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Bobby McMahon

Bobby McMahon

You can see me on Soccer Central most Mondays and Thursdays on Rogers Sportsnet in Canada. I write a regular column for Forbes.com and Soccerly.com and frequently guest on various podcasts and radio shows.


TANGENTS

Critique Of Women’s Game Needs Different Lens

Written by on June 29, 2011 | 15 Comments »
Posted in World Cups

On Tuesday’s podcast we talked a bit about the Women’s World Cup and the need to look at the games and performances through a different lens rather than the one applied to the men’s game.

After I returned home from recording the podcast an article in the Guardian from John Ashdown in conversation with England’s goalkeeper Karen Bardsley caught my eye.

Titled “Are preconceptions about women goalkeepers out of date,” my immediate hope was that this was the sort of thing we had been trying to get at.

Alas, it proved to be a false hope and it really offered nothing new or insightful. The irony was that I read the article just after watching the post-game show of England v Mexico on Monday on CBC in Canada.

The lead analyst Jason de Vos was critical of both goalkeepers on the goals they allowed – one of the goalkeepers was, of course, the aforementioned Karen Bardsley.

Given that Canada’s goalkeeper Erin McLeod came in for a bit of stick for the opening goal scored by Germany there seems to a pretty predictable pattern already emerging in terms of analysis.

It is going to be a tough World Cup for goalkeepers…. again.

But within the three goals conceded and critiqued, there is, I hope, an element of the point that we were trying to make.

The opening goal conceded by Canada was from a cross to the back post, the goal conceded by Mexico was a header from a corner that went over the goalkeeper while the Mexico goal allowed by England was a long-range effort that flew into the net.

The goals in question conceded by Mexico and Canada were both from crosses.

A quick look at the squad lists and player information informed me that Erin McLeod is 5′ 9″ and Cecilia Santiago of Mexico 5′ 8″.

Female goalkeepers coming in at 5′ 9″ are not going to dominate a penalty box like a 6′ 5″ male keeper nor are they physically capable of stretching to get a ball someone 8″ taller is going to reach with ease.

To criticize McLeod and Santiago for not reaching the ball is like giving Stevie Wonder a stern telling off for not being able to read sheet music.

These two goalkeepers are not going to grow no matter how much they are blamed for losing goals on account of being vertically challenged.

Would a more informed and insightful analysis not take into consideration  the height of the goalkeepers?

Instead of pointing the finger of blame at the keepers, point the viewer to the build-up to the goal and how a situation that results in a cross into the box is likely to be more dangerous than we might expect while watching a men’s match.

The case of Karen Bardsley was a bit different in that she hits the tape at around 6’2″ and is one of the taller goalkeepers at the tournament.

She was criticized for her initial reaction to the long-range shot.

Fair enough but she will not be the last goalkeeper to be beaten by a long-range effort at this World Cup and more times than not it will be shorter keepers who will be victimized.

Again, there is a need to reconsider the context of such goals and perhaps the emphasis should be placed on how more it is even more important in the women’s game to make sure that long-range shots that swerve and (more dangerously) dip are blocked to begin with and don’t get through.

Now there will be old-timers out there who remember a time when male goalkeepers came in what we might call the “Nick Rimando” size.

Rimando is of course the goalkeeper for Real Salt Lake of MLS who at 5′ 10″ is a pygmy compared to the size of the average goalkeeper nowadays.

The Real Salt Lake keeper is valued for his incredible agility and reactions rather than his height – although he does have an impressive spring that allows him to challenge for crosses.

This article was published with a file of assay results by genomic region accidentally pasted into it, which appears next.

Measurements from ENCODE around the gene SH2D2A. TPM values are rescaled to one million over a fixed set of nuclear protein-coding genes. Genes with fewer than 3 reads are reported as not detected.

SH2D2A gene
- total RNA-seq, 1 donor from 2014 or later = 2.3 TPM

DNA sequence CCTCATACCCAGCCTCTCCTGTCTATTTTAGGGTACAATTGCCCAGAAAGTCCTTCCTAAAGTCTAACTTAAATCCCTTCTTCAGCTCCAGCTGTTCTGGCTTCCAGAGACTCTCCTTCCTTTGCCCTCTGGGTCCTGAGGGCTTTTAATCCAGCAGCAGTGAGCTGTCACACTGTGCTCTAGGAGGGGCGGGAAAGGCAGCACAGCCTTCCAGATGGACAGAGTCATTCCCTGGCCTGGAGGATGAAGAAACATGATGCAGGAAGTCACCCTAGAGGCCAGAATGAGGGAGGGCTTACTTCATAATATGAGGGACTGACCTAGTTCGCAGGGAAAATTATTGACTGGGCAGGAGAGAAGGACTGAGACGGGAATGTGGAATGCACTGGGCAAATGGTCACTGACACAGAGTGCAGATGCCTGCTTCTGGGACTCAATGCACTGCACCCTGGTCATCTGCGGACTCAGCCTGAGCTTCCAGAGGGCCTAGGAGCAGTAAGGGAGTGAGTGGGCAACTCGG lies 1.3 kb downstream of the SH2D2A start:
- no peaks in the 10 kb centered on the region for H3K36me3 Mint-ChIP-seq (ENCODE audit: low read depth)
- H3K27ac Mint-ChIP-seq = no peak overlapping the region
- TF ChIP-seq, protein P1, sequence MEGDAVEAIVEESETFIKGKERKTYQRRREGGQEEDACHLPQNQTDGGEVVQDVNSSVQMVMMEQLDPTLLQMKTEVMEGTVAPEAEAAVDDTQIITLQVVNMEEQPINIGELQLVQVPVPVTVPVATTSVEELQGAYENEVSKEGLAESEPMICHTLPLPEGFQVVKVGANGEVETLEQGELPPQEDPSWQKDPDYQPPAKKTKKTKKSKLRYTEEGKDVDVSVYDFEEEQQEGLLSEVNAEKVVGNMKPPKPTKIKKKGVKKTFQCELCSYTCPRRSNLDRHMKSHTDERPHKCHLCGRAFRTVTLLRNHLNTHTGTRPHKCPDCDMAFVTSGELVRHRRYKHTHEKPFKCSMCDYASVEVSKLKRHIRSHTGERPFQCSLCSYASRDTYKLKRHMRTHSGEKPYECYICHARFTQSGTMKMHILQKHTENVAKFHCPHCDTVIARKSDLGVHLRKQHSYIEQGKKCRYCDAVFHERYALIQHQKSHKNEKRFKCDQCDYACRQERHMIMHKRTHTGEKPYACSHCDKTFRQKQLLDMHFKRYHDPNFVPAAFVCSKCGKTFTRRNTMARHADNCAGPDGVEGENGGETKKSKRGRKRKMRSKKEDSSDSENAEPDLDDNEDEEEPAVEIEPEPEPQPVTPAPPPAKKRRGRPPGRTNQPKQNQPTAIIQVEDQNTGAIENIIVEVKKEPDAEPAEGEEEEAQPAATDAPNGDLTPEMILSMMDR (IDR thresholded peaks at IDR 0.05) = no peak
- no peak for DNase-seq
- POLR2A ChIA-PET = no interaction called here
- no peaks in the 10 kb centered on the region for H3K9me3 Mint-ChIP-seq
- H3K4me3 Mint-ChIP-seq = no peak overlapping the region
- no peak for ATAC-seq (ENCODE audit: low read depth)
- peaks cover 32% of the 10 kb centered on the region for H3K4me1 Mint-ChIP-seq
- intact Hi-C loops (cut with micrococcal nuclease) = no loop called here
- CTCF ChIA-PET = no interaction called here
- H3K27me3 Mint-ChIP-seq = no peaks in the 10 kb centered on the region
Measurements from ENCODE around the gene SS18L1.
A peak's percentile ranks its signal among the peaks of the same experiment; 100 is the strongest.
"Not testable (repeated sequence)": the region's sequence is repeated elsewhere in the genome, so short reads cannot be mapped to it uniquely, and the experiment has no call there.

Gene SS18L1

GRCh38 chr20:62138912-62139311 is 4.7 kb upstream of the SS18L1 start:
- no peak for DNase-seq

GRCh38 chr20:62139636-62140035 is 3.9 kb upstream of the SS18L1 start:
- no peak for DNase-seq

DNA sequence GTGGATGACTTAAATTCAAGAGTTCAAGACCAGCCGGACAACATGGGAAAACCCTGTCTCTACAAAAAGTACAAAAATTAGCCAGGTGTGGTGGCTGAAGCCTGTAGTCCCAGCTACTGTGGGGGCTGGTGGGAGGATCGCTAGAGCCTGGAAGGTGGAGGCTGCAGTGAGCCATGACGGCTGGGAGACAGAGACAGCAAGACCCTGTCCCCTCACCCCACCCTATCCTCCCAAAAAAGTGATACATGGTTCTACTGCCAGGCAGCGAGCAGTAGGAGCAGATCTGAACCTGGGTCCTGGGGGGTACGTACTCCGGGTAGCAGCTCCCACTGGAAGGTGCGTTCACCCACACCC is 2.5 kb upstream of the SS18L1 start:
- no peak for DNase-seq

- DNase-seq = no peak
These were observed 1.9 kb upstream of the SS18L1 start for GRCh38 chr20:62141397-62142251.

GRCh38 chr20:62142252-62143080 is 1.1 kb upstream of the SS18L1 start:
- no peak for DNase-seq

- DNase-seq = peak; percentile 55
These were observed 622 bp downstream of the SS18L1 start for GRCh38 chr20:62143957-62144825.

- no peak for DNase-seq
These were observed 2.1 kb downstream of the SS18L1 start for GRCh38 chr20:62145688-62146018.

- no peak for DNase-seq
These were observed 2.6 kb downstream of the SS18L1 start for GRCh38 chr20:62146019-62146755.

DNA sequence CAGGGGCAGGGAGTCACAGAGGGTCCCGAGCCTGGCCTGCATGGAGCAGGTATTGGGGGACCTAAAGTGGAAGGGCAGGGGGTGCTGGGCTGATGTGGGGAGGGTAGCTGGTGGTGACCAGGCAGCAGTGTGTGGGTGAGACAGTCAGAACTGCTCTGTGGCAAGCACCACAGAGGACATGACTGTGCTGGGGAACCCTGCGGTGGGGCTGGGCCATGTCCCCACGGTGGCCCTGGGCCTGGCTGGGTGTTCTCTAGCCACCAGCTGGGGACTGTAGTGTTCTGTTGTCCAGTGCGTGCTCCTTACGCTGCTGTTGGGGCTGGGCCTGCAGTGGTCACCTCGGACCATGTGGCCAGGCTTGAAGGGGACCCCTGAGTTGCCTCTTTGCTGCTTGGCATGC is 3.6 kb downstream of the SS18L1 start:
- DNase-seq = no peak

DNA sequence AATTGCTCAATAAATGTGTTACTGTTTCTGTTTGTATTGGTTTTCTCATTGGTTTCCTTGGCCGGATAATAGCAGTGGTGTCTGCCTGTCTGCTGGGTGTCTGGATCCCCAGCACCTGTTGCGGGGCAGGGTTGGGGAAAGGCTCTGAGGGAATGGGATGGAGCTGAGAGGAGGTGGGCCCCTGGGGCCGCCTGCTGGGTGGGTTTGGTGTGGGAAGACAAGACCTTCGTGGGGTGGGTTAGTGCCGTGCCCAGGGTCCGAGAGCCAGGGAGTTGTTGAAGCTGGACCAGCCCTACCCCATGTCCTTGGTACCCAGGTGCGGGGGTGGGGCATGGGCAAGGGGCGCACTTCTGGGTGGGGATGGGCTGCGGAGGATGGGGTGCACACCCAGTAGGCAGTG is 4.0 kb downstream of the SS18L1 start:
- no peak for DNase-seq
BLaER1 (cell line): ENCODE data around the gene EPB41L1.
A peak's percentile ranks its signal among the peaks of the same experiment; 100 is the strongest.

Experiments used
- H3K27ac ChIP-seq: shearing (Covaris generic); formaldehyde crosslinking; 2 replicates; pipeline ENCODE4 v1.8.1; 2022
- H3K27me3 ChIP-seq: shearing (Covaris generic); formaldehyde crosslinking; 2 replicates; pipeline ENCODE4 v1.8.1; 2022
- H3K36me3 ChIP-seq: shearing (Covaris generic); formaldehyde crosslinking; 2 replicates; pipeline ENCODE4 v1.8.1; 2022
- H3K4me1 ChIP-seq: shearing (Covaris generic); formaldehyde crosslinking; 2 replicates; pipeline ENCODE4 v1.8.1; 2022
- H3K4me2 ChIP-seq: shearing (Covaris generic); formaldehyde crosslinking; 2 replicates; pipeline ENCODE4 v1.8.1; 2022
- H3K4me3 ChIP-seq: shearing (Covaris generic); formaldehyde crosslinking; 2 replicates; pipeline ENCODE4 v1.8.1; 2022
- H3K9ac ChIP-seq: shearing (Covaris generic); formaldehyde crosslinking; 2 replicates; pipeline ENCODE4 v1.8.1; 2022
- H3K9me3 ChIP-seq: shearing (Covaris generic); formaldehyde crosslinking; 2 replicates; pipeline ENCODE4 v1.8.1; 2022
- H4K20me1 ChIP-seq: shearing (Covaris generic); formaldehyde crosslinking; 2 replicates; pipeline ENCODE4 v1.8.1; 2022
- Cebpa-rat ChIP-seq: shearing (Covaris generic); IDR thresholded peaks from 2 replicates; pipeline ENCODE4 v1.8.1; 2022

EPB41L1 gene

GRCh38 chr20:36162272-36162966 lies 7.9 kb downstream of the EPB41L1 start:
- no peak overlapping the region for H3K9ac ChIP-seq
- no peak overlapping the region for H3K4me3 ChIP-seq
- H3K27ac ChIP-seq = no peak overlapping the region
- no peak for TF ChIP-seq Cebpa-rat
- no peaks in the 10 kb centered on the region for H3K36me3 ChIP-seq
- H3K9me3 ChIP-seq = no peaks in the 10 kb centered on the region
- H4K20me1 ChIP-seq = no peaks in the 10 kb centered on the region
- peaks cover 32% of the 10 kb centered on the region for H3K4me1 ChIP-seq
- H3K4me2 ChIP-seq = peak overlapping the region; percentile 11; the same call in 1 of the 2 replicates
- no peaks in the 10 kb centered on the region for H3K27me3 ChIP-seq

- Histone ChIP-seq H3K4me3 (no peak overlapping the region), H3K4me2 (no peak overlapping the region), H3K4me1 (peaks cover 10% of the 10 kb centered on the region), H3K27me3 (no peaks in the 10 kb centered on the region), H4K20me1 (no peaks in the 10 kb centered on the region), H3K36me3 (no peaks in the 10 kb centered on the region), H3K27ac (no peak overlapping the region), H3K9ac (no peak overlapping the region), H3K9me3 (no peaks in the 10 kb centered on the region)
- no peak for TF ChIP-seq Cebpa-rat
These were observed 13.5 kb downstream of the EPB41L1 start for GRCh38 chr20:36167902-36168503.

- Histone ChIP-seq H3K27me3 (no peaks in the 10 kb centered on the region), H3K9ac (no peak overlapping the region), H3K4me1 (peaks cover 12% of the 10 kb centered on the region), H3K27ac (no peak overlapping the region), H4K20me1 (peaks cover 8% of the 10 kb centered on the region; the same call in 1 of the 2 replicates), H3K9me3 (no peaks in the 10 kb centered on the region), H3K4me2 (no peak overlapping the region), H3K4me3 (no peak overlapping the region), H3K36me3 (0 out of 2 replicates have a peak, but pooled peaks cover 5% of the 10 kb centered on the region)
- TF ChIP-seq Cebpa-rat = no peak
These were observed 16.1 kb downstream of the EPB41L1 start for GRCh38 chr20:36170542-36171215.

But more to the point Real Salt Lake have a couple of very big centre backs in Jamison Olave (6’3″) and Nate Borchers (6’2″) who are there to take care of high crosses into the penalty area.

Real Salt Lake understand Rimando’s limitations but are willing to accept them on account of his strengths.

A few decades ago agility and micro-second reaction times were the most prized qualities in a goalkeeper.

But that was also a time when swerving a ball was a skill few were endowed with and shots went straight and if crosses moved in the air it was predictable.

As the ball changed so did the skill sets required of a goalkeeper and in many cases size trumped all.

The evolution of the women’s game and the physical stature of the available athletes means that they have to cope with a much more unpredictable ball than keepers from a bygone era and the crossbar is still at 8′.

Surely that is worthy of mention rather than launching into criticism?

The analyst’s lens needs to be re-calibrated and it must take into account of the physical differences in the game and how that often makes women’s soccer very different from the male version.

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15 responses to “Critique Of Women’s Game Needs Different Lens”

  1. eric nash says:

    I think that the difference in the size of the goalkeepers, is evened out by the fact that women can’t strike the ball with as much pace as the men. This gives the women keepers more time to react to a long range shot. Same with crosses,although yhe keeper probably has the same reaction time to a headed cross regardless of the speed of the cross. As far as the height, I assume the women keepers have the “ups” to get to the cross bar.

  2. Gus Keri says:

    Bobby:

    You focused your article, very nicely, on goalkeeping but I find it true for many other situations and not only women soccer.

    The two major differences between the women and men games are the biological/psychological factor and the experience.

    There is no doubt that body reacts differently to estrogen than to testosteron, on both the physical and the emotional level. this makes for a different type of game. For example, women’s game is less agressive than the men’s game.

    The other issue is the experience. Men have been playing the game for centuries while women started just in the last few decades. For women to reach the level of sophistication that the men have, they need a long time of practices. It might take few decades to get there.